Comparison of Outcomes of Transcatheter Aortic Valve Replacement Plus Percutaneous Coronary Intervention Versus Transcatheter Aortic Valve Replacement Alone in the United States

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The American journal of cardiology


Transcatheter aortic valve replacement (TAVR) with percutaneous coronary intervention (PCI) has emerged as a less-invasive therapeutic option for high surgical risk patients with aortic stenosis and coronary artery disease. The aim of this study was to determine the outcomes of TAVR when performed with PCI during the same hospitalization. We identified patients using the International Classification of Diseases, Ninth Revision, Clinical Modification procedure codes from the Nationwide Inpatient Sample between the years 2011 and 2013. A total of 22,344 TAVRs were performed between 2011 and 2013. Of these, 21,736 (97.3%) were performed without PCI (TAVR group) while 608 (2.7%) along with PCI (TAVR + PCI group). Among the TAVR + PCI group, 69.7% of the patients had single-vessel, 22.2% had 2-vessel, and 1.6% had 3-vessel PCI. Drug-eluting stents were more commonly used than bare-metal stents (72% vs 28%). TAVR + PCI group witnessed significantly higher rates of mortality (10.7% vs 4.6%) and complications: vascular injury requiring surgery (8.2% vs 4.2%), cardiac (25.4% vs 18.6%), respiratory (24.6% vs 16.1%), and infectious (10.7% vs 3.3%), p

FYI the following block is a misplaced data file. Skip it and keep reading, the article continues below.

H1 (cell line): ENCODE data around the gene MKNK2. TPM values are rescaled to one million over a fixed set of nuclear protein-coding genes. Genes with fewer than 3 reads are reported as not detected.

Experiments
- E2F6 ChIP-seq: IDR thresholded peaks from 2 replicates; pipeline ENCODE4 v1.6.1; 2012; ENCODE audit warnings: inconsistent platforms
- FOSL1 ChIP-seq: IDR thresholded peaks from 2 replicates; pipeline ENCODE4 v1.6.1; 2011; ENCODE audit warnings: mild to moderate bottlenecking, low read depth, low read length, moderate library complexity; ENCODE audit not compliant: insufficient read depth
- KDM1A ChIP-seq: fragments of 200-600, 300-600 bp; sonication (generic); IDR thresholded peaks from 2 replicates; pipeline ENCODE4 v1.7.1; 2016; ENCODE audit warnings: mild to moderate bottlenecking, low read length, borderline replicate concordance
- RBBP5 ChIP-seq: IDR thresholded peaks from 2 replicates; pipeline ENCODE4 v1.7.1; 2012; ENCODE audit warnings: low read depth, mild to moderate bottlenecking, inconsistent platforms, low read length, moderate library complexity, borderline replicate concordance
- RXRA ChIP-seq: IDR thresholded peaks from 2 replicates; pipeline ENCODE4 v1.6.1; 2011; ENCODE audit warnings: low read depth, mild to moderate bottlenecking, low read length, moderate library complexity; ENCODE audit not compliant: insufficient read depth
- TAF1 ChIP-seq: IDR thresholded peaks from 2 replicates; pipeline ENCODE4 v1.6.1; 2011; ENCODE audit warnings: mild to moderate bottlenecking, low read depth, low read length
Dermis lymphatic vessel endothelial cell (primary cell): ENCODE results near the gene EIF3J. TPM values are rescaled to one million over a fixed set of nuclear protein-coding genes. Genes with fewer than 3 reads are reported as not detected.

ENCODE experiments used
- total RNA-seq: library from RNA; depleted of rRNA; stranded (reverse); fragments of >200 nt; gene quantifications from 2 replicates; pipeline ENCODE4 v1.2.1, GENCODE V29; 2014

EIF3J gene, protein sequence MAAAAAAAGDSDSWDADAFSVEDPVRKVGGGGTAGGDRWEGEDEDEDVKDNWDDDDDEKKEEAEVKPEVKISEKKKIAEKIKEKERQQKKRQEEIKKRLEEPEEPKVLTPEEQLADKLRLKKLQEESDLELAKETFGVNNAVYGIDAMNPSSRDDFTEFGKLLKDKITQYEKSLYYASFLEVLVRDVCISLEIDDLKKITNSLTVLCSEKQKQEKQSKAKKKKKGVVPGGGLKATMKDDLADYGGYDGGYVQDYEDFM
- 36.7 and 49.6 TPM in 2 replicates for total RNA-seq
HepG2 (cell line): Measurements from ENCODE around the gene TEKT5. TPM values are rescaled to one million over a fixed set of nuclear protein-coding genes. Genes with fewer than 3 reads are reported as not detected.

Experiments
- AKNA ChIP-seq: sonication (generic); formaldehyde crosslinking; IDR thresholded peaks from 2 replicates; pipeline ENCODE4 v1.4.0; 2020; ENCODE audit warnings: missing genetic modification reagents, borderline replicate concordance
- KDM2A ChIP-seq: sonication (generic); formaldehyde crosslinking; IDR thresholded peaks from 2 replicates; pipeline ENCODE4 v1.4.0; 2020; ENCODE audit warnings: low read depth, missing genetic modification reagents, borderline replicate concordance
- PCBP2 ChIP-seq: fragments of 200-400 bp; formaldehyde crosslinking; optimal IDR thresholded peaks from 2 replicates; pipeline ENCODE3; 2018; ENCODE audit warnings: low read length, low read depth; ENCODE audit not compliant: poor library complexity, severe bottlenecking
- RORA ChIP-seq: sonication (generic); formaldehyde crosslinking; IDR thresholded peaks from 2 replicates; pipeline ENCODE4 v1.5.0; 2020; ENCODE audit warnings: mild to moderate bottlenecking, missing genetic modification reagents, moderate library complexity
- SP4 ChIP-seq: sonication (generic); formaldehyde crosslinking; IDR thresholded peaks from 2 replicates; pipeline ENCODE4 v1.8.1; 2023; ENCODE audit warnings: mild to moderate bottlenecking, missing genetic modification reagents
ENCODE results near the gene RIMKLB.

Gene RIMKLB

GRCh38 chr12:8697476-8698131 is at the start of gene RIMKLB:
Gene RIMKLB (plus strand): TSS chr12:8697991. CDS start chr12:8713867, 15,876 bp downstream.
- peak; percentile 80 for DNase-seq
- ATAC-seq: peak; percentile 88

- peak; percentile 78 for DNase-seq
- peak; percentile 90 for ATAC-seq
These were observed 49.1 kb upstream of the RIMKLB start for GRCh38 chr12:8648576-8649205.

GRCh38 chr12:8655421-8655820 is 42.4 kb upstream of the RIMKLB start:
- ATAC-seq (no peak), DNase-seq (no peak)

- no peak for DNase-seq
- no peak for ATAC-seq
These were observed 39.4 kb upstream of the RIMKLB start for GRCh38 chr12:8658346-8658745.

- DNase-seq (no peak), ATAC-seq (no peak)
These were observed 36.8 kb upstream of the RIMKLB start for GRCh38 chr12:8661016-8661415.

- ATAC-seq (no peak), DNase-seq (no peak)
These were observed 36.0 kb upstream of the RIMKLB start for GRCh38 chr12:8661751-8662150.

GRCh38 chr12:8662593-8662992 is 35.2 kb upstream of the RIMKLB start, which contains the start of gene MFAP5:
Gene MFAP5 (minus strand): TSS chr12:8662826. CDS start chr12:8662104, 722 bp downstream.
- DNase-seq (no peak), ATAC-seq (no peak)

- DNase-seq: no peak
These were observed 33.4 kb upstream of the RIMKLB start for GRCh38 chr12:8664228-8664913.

Medical Subject Headings

Aged; Aged, 80 and over; Aortic Valve; Aortic Valve Stenosis; Cardiac Catheterization; Coronary Artery Disease; Drug-Eluting Stents; Female; Follow-Up Studies; Hospital Mortality; Humans; Length of Stay; Male; Middle Aged; Percutaneous Coronary Intervention; Propensity Score; Retrospective Studies; Risk Factors; Time Factors; Transcatheter Aortic Valve Replacement; United States

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